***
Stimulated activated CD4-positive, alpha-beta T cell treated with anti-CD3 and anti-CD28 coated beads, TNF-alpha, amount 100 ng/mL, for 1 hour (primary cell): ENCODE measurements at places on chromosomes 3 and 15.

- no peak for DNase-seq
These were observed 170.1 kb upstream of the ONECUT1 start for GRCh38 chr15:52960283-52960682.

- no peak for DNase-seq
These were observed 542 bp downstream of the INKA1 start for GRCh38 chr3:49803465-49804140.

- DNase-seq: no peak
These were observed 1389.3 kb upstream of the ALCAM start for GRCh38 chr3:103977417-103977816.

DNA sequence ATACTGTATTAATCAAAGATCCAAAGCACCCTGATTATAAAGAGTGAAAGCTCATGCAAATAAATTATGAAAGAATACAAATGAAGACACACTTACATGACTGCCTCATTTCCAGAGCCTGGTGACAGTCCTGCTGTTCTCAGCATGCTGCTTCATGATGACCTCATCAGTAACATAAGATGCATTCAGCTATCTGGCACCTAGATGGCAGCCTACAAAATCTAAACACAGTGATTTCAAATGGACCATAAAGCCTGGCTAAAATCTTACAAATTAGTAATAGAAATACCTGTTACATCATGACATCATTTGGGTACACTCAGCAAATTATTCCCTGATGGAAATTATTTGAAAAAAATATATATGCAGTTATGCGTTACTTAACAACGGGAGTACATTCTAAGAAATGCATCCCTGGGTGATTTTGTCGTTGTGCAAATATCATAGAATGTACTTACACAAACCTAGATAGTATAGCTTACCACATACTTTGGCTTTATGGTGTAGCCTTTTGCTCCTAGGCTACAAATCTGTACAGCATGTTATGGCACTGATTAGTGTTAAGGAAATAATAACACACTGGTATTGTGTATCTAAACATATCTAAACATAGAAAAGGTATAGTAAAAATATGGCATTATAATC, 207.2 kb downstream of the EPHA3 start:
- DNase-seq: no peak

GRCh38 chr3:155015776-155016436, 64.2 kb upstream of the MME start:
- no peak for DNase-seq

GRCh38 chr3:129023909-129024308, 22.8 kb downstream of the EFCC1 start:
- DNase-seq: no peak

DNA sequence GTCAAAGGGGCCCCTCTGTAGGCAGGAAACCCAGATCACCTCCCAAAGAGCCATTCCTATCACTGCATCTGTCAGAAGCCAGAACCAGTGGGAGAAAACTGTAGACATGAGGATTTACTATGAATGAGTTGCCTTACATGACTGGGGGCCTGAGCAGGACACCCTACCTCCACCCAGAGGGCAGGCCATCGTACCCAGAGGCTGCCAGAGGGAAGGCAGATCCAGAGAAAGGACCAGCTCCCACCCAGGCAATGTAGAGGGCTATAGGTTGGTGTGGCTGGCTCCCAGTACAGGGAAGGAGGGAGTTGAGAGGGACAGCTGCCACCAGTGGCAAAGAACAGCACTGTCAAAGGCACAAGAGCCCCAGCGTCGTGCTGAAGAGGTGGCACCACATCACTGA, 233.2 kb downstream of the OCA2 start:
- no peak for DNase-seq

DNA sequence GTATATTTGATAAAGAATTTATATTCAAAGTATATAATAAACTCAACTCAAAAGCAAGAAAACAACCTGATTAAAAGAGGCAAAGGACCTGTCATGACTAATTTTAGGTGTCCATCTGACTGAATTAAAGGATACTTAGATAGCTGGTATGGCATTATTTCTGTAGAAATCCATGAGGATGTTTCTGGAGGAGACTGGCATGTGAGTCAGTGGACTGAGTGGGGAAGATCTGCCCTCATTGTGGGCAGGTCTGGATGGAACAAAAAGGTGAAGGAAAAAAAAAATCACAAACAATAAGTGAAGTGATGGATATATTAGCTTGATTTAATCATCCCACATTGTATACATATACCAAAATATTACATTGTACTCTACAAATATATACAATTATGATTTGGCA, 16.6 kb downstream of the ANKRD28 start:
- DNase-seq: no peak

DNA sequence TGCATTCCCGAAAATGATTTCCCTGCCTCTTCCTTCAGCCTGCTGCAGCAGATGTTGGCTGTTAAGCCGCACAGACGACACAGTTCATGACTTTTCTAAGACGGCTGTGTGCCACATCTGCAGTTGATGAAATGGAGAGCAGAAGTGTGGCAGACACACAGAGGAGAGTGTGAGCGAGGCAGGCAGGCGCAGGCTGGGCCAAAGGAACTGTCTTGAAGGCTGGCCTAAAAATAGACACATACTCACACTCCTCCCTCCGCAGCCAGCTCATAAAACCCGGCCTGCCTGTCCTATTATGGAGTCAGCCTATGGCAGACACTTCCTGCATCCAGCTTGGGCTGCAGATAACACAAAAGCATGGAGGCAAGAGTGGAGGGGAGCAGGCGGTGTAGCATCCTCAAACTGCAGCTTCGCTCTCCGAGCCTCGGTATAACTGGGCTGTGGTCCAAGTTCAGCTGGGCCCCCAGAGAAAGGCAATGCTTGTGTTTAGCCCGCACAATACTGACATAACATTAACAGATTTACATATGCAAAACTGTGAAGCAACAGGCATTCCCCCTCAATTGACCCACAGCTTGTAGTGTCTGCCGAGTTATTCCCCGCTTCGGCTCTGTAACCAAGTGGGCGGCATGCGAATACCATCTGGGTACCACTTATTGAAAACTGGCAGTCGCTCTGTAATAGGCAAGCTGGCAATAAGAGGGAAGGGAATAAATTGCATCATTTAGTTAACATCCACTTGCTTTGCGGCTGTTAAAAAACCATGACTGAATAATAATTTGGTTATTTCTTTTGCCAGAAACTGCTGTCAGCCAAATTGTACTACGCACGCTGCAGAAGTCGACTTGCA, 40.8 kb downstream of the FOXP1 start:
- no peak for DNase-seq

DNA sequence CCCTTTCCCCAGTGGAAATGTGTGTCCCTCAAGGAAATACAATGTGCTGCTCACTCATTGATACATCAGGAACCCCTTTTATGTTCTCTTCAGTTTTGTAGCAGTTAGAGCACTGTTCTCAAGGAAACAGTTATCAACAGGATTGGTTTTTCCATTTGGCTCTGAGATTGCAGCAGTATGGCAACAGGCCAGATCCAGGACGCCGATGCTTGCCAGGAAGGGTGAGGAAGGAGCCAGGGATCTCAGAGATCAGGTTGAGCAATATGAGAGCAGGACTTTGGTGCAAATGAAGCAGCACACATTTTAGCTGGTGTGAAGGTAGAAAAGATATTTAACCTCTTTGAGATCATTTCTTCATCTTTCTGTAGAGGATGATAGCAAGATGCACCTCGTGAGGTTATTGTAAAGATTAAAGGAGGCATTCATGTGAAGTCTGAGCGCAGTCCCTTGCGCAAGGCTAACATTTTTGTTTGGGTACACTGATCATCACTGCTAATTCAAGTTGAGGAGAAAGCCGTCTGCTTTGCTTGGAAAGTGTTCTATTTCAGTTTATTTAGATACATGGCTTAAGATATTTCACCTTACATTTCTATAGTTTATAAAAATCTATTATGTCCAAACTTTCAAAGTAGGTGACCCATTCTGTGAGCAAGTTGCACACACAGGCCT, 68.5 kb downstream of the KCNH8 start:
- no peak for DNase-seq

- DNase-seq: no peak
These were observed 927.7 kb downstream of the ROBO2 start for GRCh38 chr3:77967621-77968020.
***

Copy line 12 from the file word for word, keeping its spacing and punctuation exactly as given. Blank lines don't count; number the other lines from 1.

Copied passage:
GRCh38 chr3:129023909-129024308, 22.8 kb downstream of the EFCC1 start: